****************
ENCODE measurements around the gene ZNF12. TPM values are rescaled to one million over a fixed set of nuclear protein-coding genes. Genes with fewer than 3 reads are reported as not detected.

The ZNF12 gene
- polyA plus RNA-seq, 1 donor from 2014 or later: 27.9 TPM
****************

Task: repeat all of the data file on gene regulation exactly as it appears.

ENCODE measurements around the gene ZNF12. TPM values are rescaled to one million over a fixed set of nuclear protein-coding genes. Genes with fewer than 3 reads are reported as not detected.

The ZNF12 gene
- polyA plus RNA-seq, 1 donor from 2014 or later: 27.9 TPM